Monsanto goes carbon neutral, promises to help curb climate change

Monsanto goes carbon neutral, promises to help curb climate change

Monsanto commits to carbon neutral footprint across operations by 2021

Monsanto on Tuesday rolled out a series of plans tailored to its key operations – seed production, crop protection and crop production – that will focus on making the company carbon neutral by 2021.

Related: USDA lays out broad climate change mitigation plan

The plan includes collaboration with farmers on best crop management practices, including the reduction or elimination of tilling and the planting of cover crops.

"Climate change is one of the biggest issues we face in agriculture, as well as one of the most pressing challenges facing humanity," Monsanto chairman and chief executive officer Hugh Grant said in a press statement.

An advanced seed chipping machine technician inside Monsanto agribusiness headquarters in St Louis, Mo., 2009. (Photograph by Brent Stirton/Getty Images.)

"Agriculture is uniquely positioned to deliver climate change solutions, and we hope that policy makers recognize the role agriculture, farmers and crops can play in mitigating carbon emissions."

Seed production
Under the seed production umbrella, Monsanto will use breeding, plant biotechnology, data science, conservation tillage and cover cropping systems to reach carbon neutral goals.

Monsanto says data has shown that using techniques like conservation tillage and other agronomic tools can allow crops to be grown such that soil absorbs and holds greenhouse gases equal to or greater than the total amount emitted from growing those crops.

The company also will work with farmers to promote and drive the increased adoption of these carbon neutral crop production methods, it said.

Crop protection
Crop protection sector goals align with Monsanto's previously announced goal to reduce the operational greenhouse gas emissions intensity in its crop protection operations.

The company has continued to make steady progress against its commitment, it says, but to offset the remainder of its crop protection and other non-seed production operations, a new program working with farmer customers is in the works. The program will provide incentives to farmers who adopt carbon neutral crop production methods – in exchange for part of their carbon reduction value. Monsanto will use those reductions as offsets to neutralize its remaining carbon footprint.


Data collection and sharing
Data collected as part of the carbon neutral plan will be shared with the ag industry, Monsanto says, to encourage adoption of best practices and to reinforce the role crops can play in reducing carbon emissions

To date, these carbon neutral crop models are focused on the Corn Belt, where the most accurate data on crop yields, soil types, crop rotations and best management practices are publicly available.

Related: Non-climate scientists show consensus on climate change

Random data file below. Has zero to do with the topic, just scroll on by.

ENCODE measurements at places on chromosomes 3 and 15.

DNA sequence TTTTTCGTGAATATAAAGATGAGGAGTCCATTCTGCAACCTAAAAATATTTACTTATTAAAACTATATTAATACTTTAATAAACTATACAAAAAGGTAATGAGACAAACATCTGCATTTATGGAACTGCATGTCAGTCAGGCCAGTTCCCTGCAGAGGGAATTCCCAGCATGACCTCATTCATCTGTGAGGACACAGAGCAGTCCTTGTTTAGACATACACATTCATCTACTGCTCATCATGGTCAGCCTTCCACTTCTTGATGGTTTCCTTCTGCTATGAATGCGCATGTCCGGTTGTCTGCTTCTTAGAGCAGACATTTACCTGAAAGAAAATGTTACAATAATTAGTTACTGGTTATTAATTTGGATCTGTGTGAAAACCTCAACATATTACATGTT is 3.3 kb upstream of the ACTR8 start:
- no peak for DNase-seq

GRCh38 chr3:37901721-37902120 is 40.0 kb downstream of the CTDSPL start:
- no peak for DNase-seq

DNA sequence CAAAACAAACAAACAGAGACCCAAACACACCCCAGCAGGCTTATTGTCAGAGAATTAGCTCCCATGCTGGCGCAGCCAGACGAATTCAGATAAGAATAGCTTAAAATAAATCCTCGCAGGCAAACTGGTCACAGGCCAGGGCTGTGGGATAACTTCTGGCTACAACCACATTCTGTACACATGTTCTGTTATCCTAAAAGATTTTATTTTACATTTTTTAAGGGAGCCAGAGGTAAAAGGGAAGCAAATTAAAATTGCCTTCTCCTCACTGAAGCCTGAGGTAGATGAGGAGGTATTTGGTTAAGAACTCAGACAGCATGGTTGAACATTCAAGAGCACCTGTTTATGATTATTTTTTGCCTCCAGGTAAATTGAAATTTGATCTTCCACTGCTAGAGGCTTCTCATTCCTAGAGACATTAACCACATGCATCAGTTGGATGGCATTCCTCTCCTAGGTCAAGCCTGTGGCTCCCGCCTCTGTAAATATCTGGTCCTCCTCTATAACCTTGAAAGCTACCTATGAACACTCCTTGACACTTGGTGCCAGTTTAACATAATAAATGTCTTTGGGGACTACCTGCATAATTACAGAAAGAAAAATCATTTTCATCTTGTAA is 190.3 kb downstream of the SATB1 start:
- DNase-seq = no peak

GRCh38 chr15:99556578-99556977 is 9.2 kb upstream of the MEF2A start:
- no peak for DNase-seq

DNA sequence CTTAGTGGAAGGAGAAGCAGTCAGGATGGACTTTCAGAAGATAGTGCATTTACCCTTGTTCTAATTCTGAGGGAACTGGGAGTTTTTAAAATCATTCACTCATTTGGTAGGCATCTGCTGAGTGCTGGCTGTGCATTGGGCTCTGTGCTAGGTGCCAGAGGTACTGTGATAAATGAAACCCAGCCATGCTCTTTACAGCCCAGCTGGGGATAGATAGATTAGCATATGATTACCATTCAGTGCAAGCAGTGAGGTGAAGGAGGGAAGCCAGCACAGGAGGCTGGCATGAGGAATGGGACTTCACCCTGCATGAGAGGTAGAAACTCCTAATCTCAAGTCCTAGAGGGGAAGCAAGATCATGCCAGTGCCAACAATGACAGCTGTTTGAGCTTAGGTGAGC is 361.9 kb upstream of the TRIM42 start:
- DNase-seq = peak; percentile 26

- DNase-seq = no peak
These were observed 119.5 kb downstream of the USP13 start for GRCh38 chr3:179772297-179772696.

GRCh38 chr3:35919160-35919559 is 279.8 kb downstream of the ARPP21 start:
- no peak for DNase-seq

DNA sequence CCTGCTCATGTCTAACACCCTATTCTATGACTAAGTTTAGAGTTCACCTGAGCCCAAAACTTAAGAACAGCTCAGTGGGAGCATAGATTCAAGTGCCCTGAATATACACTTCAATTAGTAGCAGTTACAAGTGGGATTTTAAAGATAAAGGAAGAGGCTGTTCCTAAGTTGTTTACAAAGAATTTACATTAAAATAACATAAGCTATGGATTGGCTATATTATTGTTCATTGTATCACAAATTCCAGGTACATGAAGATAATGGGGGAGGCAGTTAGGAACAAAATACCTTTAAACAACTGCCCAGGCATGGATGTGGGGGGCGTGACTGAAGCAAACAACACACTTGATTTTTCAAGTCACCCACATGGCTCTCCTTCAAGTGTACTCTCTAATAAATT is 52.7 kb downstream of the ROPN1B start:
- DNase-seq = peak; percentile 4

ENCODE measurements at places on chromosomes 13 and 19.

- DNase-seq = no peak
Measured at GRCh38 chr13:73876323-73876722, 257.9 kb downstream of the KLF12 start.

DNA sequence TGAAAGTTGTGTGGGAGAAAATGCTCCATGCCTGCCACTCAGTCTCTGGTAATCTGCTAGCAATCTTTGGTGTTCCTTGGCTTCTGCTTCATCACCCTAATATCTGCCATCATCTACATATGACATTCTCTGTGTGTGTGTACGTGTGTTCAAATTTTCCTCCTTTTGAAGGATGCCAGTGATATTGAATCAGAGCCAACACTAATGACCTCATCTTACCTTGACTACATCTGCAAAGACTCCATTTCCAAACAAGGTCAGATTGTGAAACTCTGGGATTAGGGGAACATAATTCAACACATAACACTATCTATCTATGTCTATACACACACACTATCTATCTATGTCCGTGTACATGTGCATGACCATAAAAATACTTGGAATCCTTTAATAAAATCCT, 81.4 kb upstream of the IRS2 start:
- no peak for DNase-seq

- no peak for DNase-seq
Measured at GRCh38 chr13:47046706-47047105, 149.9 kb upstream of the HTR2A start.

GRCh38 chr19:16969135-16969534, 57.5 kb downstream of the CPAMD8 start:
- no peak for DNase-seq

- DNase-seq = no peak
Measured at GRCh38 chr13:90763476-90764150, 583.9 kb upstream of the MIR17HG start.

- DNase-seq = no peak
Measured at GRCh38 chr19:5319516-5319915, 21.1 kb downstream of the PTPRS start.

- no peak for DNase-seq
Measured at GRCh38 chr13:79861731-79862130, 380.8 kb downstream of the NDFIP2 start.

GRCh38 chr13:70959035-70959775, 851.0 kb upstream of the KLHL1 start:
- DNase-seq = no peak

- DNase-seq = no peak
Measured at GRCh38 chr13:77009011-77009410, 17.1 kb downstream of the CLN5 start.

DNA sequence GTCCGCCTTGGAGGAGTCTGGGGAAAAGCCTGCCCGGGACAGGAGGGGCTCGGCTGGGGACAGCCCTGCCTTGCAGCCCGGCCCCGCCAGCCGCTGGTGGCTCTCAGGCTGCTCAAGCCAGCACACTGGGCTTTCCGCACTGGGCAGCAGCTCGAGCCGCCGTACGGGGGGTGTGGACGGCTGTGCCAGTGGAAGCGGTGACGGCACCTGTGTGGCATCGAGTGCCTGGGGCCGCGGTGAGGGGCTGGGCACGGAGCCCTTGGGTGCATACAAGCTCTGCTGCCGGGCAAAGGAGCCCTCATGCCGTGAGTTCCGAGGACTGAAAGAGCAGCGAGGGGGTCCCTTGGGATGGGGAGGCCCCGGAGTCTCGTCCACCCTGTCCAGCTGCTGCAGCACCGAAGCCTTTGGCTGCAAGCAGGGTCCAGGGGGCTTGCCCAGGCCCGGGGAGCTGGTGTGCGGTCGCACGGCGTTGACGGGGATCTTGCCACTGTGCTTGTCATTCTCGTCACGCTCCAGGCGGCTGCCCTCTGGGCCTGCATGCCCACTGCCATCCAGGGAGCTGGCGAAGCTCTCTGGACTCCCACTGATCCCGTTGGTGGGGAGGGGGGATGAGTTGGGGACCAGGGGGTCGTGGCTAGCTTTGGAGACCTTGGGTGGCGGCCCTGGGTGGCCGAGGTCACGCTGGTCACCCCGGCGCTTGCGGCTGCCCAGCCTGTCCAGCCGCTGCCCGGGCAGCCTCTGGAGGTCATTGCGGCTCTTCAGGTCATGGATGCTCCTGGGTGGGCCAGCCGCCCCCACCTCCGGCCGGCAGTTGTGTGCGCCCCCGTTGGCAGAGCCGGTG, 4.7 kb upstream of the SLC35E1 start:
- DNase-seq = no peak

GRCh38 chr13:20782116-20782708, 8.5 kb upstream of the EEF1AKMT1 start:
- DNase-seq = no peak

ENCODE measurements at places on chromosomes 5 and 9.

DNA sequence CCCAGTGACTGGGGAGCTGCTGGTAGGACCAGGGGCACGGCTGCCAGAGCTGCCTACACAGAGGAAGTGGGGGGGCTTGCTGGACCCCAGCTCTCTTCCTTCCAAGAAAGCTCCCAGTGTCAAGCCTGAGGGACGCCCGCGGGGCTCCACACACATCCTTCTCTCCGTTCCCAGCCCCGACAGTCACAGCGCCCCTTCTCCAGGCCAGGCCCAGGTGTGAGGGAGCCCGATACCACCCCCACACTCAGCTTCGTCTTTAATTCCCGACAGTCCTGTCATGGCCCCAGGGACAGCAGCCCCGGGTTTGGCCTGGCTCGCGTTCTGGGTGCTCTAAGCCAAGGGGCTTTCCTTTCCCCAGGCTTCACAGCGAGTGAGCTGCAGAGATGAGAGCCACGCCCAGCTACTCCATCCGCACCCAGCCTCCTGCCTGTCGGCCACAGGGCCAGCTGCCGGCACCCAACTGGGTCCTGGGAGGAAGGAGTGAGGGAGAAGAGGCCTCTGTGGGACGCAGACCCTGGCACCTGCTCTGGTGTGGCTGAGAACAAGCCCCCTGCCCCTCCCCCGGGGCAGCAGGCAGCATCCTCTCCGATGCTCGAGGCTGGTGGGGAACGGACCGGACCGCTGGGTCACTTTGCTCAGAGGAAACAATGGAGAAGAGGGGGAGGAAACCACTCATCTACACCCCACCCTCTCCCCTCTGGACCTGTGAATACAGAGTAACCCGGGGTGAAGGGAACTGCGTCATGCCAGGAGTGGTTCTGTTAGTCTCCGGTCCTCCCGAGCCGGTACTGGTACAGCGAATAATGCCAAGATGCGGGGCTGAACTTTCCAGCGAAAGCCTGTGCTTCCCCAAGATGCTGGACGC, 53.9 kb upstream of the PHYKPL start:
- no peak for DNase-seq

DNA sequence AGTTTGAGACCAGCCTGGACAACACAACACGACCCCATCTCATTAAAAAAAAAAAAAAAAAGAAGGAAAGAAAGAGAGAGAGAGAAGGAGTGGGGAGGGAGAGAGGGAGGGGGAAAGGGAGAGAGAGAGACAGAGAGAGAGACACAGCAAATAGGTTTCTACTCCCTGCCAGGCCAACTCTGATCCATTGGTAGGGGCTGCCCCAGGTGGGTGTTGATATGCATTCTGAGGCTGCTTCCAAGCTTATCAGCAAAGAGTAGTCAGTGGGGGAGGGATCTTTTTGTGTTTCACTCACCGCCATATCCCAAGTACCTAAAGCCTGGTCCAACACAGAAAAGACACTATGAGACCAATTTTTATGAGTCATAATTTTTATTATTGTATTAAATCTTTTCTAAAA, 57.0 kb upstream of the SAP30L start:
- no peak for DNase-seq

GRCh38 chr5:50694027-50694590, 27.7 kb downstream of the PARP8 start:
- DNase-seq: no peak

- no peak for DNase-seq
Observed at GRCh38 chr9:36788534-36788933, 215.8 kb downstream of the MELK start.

The models indicate that high yielding, carbon neutral corn and soybean production, in the United States alone, has the potential to reduce crop production emissions equivalent to 100 million metric tons of carbon dioxide, which is equal to reducing 233 million barrels of oil consumption per year.

Data science will also help drive the carbon neutral goals. One example is the precise information offered by Climate Corporation, which helps farmers to plant and harvest crops more precisely than ever.

Other examples include the use of satellite imagery to precisely target emerging pest problems, or the development of algorithms that model the exact fertilizer needs of each field.

The continued integration of this data allows farmers to make more precise decisions, and when used in conjunction with agronomic best practices, can lead to carbon neutral crop production, Monsanto says.

Reaching climate goals
According to a recent Intergovernmental Panel on Climate Change report, agriculture is a significant pathway to mitigating greenhouse gases. Similar to other formalized carbon offset and renewable energy credit programs, organizations like Monsanto have started to invest in verified offsets originating from agricultural activities.

"This program is a critical step in agriculture's overall effort to mitigate climate change," said Dr. Chuck Rice, Kansas State University distinguished professor and IPCC report co-author. "Agriculture can be a positive force in the fight against climate change."

Getting farmers involved will include ongoing demonstrations of best practices and the benefits of carbon neutral cropping programs.

"My goal is long-term sustainability – raising crops as sustainably and environmentally friendly as I can," said Eagle Grove, Iowa, farmer Tim Smith. "Using these best practices together has proven to not only be good for the environment, but it also maximizes my productivity."

Related: Ag needs a plan to deal with climate change, Cargill chief exec says

Smith cited heavy rains in recent years that have become even more intense as a reason to consider implementing more best practices. "As a farmer and steward of the land, it is encouraging to know that implementing these practices on my farm can be an important contribution in addressing climate change," Smith said.

For more resources and information on Monsanto's climate change efforts and collaborations, visit

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